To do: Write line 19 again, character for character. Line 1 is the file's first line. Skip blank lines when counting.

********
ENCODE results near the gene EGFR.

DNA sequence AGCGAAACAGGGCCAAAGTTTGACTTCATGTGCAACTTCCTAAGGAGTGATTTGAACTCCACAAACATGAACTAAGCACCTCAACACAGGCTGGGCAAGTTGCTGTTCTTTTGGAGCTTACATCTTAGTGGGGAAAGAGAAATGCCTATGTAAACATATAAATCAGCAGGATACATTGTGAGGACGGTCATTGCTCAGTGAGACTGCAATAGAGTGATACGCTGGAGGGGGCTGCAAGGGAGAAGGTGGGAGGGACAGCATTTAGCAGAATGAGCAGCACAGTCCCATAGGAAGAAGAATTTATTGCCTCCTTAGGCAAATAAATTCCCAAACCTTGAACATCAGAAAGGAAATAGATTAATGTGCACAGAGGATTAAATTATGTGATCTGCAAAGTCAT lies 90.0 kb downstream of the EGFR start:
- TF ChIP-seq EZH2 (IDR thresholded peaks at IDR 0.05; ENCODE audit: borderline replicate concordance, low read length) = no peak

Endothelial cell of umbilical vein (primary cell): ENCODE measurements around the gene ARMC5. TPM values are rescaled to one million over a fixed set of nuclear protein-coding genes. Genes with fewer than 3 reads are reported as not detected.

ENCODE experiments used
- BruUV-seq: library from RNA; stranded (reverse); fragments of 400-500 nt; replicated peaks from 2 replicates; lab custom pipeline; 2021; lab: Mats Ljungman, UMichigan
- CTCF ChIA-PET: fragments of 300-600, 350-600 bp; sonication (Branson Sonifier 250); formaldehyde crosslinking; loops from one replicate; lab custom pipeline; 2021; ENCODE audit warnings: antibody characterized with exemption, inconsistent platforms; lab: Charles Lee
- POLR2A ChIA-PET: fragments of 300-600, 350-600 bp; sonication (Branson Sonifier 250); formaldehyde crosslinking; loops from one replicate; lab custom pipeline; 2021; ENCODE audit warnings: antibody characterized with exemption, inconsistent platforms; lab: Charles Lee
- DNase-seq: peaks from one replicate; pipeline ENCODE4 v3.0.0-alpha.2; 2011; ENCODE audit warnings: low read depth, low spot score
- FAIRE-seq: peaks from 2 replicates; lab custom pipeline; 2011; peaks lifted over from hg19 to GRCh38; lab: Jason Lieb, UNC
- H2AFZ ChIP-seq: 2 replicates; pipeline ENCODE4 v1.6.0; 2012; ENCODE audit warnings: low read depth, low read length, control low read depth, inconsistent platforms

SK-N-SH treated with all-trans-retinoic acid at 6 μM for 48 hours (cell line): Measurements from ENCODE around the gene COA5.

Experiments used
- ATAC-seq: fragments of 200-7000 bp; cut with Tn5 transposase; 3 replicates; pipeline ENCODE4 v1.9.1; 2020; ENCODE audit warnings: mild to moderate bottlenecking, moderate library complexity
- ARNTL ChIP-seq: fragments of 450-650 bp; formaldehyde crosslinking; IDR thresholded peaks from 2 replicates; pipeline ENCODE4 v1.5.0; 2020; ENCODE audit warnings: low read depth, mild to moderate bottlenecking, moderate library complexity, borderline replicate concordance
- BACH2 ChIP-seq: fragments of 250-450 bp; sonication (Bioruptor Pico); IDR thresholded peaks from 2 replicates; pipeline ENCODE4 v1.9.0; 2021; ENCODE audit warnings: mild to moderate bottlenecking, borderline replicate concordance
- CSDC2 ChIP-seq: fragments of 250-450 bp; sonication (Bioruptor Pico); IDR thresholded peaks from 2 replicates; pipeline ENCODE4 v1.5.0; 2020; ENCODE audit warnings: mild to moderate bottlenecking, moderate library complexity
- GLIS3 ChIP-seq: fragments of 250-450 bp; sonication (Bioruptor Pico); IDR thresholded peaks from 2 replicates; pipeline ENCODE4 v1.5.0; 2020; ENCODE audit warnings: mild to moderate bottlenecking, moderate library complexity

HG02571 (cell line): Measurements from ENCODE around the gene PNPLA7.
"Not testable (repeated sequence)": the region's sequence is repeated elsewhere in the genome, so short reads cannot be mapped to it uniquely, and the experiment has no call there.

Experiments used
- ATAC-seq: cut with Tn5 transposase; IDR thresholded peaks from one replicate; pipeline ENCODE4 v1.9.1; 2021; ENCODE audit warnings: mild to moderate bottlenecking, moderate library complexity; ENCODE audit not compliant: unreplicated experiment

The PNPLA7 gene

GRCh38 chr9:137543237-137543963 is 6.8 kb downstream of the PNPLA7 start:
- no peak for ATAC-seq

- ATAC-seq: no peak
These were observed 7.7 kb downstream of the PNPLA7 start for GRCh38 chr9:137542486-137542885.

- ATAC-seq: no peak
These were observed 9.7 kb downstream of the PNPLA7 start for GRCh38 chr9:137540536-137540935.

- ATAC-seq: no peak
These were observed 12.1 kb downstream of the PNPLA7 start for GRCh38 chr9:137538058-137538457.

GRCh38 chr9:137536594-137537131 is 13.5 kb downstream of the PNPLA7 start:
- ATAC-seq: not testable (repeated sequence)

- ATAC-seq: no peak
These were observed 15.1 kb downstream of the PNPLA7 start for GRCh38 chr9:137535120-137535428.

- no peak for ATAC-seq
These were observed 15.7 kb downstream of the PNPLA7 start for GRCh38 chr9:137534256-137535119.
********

HG02571 (cell line): Measurements from ENCODE around the gene PNPLA7.